Horatio can’t see the reactions of his 75,000 employees and is not aware of what’s taking place in their heads. The Cloak may well be utterly fabulous, but they can’t see it for themselves because it doesn’t mean anything concrete to them. They stare back at his image on the screens, looking somewhat dazed. If you could hear their thoughts, this is what you’d pick up:

“It’s clear that the strategy involves a transformation, but what am I supposed to do differently?”

“This sounds important – I guess I’ll wait to be told how it affect us, later on.”

Most employees want to understand, they want to help, so their brains naturally make-up some meaning for the words he used so it can make some kind of sense:

“He talked about growth through automation, there will definitely be redundancies.”

“When he said they’d focus on Asian markets, that means they’ll shut down the European plants.”

“More efficiency means the end of our personal development budgets.”

The following cascade process relies on a host of Line Managers to engage their team members. They will obediently do this by following the examples of how to do this that are set before them: declaring the key messages, then telling people vaguely how this will affect things. During this process they will copy the Cloak-wearing stride because it feels good and they will criticize upwards when cornered. The problem is however, that roughly half of those Line Managers are somewhat baffled by what implications the Cloak will have for their teams, so would rather just avoid this whole exercise.  The other half are certain that their own interpretations of how this will affect things are right. In terms of scoring on the dartboard of relevance and clarity, it’s all a bit hit and miss.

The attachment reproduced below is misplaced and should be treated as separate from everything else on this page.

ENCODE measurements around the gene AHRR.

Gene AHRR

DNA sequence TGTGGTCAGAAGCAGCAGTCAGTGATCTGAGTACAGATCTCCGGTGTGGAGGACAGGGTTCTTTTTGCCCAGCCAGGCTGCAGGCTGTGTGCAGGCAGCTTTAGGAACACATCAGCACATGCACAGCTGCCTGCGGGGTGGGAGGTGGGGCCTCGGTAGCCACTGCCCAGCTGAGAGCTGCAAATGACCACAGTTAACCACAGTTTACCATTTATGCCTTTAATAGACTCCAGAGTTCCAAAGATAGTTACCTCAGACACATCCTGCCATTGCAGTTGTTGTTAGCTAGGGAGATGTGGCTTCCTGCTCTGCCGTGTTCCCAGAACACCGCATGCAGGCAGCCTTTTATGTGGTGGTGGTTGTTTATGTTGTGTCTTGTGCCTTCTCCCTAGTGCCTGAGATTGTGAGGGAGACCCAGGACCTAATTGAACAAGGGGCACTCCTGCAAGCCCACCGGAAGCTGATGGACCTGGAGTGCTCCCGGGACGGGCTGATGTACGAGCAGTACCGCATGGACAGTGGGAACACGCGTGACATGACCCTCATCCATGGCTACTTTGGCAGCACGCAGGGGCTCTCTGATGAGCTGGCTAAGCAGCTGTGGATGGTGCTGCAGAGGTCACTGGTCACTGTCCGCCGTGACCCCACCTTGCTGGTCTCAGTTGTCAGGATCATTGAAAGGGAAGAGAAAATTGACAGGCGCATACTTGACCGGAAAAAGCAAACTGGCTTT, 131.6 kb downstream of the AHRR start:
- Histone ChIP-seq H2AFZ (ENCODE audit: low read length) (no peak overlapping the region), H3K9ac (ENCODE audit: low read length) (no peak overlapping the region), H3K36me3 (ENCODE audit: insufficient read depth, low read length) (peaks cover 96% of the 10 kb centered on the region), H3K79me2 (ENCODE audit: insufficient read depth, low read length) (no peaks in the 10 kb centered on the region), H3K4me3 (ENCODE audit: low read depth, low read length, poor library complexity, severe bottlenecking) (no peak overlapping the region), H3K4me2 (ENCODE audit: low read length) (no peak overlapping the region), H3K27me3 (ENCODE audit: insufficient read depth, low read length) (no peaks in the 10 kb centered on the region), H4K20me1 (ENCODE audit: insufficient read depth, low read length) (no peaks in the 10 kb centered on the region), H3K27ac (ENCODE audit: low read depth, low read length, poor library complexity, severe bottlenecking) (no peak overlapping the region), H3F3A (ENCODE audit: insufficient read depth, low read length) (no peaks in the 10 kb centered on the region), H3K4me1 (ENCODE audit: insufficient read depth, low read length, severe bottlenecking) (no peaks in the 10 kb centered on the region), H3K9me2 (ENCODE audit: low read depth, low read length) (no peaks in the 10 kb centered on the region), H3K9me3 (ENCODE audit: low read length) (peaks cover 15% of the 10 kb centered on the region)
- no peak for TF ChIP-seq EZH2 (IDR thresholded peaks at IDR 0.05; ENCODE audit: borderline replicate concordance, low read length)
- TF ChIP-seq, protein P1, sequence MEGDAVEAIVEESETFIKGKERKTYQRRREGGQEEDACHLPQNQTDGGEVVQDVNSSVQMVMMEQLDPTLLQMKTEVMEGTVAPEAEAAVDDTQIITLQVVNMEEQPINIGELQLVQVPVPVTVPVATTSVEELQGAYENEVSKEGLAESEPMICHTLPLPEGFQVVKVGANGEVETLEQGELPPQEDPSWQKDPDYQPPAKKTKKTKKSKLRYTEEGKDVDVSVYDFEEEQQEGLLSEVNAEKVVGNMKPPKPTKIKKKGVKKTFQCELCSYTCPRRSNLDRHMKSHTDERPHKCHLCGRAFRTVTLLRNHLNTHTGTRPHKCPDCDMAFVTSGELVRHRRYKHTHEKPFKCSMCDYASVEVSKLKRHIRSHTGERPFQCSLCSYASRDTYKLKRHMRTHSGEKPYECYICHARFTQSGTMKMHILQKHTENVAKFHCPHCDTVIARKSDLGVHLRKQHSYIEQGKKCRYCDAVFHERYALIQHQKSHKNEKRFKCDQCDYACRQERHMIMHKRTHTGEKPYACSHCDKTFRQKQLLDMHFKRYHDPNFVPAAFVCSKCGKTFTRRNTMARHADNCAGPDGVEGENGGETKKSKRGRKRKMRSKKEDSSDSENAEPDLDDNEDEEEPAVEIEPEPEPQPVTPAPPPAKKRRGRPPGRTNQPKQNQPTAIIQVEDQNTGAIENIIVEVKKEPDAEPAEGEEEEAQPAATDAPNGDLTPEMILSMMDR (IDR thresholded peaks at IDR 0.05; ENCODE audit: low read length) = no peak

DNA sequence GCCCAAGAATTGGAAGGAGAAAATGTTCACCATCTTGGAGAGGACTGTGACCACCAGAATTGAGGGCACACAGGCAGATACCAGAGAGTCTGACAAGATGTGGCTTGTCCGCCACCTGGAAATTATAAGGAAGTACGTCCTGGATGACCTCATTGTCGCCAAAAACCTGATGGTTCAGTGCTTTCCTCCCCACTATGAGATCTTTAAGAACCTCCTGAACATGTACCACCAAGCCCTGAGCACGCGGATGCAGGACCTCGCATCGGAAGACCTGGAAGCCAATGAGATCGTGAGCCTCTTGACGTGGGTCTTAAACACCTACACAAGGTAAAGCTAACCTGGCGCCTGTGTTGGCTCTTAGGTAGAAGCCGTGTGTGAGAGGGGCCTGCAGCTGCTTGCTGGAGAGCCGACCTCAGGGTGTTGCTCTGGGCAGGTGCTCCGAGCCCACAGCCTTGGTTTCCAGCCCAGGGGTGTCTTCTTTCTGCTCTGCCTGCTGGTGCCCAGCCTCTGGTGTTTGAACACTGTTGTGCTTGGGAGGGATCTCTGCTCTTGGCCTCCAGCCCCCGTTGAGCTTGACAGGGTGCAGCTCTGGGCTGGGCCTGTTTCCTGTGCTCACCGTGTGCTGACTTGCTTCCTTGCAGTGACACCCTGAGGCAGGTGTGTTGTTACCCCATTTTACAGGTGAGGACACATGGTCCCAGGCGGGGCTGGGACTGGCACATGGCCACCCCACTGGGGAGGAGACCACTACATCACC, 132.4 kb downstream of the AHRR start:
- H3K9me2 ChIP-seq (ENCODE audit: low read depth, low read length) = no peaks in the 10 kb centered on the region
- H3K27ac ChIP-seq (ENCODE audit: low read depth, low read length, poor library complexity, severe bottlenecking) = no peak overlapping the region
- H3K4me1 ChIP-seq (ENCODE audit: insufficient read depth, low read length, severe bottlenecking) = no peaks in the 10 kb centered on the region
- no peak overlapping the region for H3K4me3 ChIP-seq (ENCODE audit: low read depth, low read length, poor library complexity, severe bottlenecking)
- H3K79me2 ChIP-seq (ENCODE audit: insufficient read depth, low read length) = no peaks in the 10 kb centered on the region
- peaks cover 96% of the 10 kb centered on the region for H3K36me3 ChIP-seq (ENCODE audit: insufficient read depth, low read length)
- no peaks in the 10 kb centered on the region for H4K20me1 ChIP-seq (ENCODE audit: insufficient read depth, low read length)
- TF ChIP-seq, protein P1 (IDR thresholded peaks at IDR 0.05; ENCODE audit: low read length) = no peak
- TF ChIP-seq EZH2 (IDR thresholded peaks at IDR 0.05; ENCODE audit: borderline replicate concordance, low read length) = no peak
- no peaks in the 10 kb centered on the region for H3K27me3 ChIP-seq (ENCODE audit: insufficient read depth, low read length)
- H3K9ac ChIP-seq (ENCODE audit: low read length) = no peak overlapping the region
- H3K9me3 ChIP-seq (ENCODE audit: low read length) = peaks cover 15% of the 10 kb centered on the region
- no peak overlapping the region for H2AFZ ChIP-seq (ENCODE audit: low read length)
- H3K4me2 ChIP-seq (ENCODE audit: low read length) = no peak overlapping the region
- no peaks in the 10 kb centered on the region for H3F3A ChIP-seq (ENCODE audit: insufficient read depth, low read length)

Later, Horatio won’t hear that the dialogue sessions were felt to be just a bit of a show, with conversations only involving the minority ‘wannabees’ on peripheral topics.  He won’t find out that the intranet and newsletter supporting paraphernalia weren’t read much because they carried the same messages, sound bites, and tone that hadn’t made much sense before. And when all employees are made to complete the employee satisfaction survey, they will check the box that shows they did indeed understand what the CEO brought to them in the strategy communications – because they did indeed form their own understanding of it in the end.

Oh, and there was a junior guy who apparently did go around saying, quite loudly, that the Cloak was an invisible crock but he ‘left’ the company the following Monday.

One year later

The Cloak was created at the top, it is still owned at the top, and staff will never get to see it. They are told they should be Cloak ambassadors, to which most of them nod and agree. Trust in management sinks further. Engagement scores drop to match.

The organizational transformation effort is poor, and the strategy is not realized. Luckily, customers are slow to switch to a competitor – for now. Different consultants are brought in to diagnose why these results took place. They say it comes down to a range of complicated factors that need a lot of time to work on.

The corporate communications team blames Line Managers for failure of the strategy. People in both HR and Communications feel less of a connection with staff, they get slightly less power and budget than they did the year before and are annoyed about that.  Victor goes on present the strategic communications project at various conferences because there’s no doubt, it was a fantastically executed communications plan.

Horatio moves to a position on the Board and a new CEO is appointed.  Times are uncertain so this time, it will be different. The new Cloak will be …. royal blue.

Part 2 is here.